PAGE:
• One damson tree

    Following on from my last post, this shows you exactly what one tree can do. All the trunks in this picture apart from that on the far right (an early prolific plum) are one tree - five satellite trees around the one old stager with a prop. This suckering is a wonderful way for a tree to promote its future, and since the tree must originally have been a sucker transplanted from another tree or a seedling then all the 'children' trees come true to type. Further down the orchard we have a damson, bought & planted some twenty years ago to replace a fallen veteran. Clearly this was a grafted tree as its suckers have created a small spinney of wild plum trees (the nursery root stock) with rather tasteless small green plums, but fabulous for making jam.

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  • Damson trees - the unknown ancients

    Damson trees are something of a regional speciality in these parts, around the knot of Heref. Worcs. Shrops. borders. Most often one finds them in old hedgerows, but there are a handful of damson/plum orchards still in existence - all very old as these trees have not been planted commercially for many a day. We have damsons in our hedges here at the farm and several trees in the garden and orchard. With the Prunus tendency to suckering - most often observed with dense blackthorn clones - we find that several of our old trees have spawned four or five satellite trees, sometimes 25 or 30 feet away from the parent, which gives a remarkable indication of the root spread. On some of the Commons around here there are whole mini woodlands of damson - sometimes with a couple of hundred stems. It woulld be fascinating to DNA fingerprint these to ascertain whether or not they have all sprung from one original tree. My hunch is that they have, in which case it poses the question - exactly how old are these trees? We may be in the realm of hundreds of years.

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  • The best place to see wild daffodils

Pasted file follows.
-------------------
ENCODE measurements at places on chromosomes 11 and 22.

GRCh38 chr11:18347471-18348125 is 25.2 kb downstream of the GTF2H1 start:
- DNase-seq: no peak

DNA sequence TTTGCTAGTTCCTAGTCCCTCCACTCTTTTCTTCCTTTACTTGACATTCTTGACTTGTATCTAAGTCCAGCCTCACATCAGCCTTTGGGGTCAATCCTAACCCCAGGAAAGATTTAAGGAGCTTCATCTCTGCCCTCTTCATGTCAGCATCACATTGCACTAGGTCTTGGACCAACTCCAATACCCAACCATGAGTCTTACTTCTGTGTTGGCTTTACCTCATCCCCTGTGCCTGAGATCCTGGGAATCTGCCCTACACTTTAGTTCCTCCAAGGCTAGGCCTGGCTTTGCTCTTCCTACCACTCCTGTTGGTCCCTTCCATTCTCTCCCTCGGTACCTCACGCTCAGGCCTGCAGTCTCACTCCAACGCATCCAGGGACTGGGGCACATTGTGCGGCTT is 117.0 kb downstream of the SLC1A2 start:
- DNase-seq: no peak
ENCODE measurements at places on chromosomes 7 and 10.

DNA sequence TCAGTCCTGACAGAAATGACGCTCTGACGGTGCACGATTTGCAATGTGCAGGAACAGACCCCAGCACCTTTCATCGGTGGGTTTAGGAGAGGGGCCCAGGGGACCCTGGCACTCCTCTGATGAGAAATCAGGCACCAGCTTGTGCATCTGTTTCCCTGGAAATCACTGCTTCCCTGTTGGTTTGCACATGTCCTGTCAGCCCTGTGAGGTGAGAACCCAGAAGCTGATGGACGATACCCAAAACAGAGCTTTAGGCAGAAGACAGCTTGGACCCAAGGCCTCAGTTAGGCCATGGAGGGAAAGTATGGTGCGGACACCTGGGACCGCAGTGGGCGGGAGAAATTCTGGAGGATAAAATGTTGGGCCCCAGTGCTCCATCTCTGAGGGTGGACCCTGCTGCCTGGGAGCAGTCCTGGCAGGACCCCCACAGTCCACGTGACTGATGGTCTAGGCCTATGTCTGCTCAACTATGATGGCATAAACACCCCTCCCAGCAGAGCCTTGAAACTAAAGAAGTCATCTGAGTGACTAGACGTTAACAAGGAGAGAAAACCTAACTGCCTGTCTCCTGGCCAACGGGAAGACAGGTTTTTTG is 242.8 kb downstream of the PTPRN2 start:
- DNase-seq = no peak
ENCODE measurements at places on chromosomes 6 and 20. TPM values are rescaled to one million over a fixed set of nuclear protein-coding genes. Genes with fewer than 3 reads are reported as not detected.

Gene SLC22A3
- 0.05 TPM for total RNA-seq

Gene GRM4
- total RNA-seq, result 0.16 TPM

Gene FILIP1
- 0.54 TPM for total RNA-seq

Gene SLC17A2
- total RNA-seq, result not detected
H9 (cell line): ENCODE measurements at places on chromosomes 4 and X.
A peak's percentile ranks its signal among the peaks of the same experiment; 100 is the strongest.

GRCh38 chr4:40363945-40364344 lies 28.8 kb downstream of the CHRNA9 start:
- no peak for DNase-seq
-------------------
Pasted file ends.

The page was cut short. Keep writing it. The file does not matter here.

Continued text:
We've just had the Daffodil Weekend at Kempley and Dymock, but due to the very mild winter & early spring the blooms were already going over in some places. Right on the Herefordshire/Gloucestershire border lies Hall Wood (I featured it here a couple of years back) & for me this is one of my favourite sites for wild daffodils. Here is a landscape of woodlands unencumbered with conifers and adjoining pastures that have never been ploughed or improved. The added bonus is that I usually have the place to myself. The coverage of flowers seems to be remarkably variable from year to year. In 2016 one part of the wood was almost solid yellow with so many flowers crammed together, but this year the flowering was very sparse. Conversely a pasture alongside the wood was well covered with many small groups of flowers, although never quite enough to give that true golden carpet effect. These delicate little wild flowers are so much sweeter to me than their big blousy garden cousins, partly because I love to think of them just quietly growing and spreading for hundreds of years.

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  • A new small black hairy member of the family has arrived

    It's not all about trees. Dear old Molly died at the ripe old age of 16 just over a year ago & since then we've been thinking about whether we should go for a new partner for Flossie, aged 7. We finally jumped and two days ago Jessie, aged 8 weeks, has joined the team. Flo is slightly uncertain about this tiny wagging black thing that seems desperate to make her acquaintance & is steering cautiously around her, just coming to terms with the newcomer. It'll be fine in a day or two. Eric the cat really not sure at all, but again he'll get used to it. Lovely to start out on another adventure with a new animal. Pearson Bark now has both its logo Scotties back in hand.

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  • Special Outing to The Major Oak around 1895

    What a beautiful image! Latest acquisition for the archive is this enchanting group portrait of a school or perhaps Sunday school outing to the Major Oak in Sherwood Forest, some time around 1895 I would guess. The children certainly seem dressed in their best for their excursion and close study of the costume reveals many fancy bonnets, beautiful lace details to dresses, and smart jackets for many of the boys. The children in the front row reveal their boots well-studded and blakeyed - some may be wearing clogs. Everyone remained perfectly still for the exposure apart from one tiny child in the front - perhaps the baby of the group - who passed into posterity as a ghostly blur. Unfortunately no information on the reverse of the card mount, but a glorious vignette of a grand day out.

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Archie Miles photography

Archie's Blog

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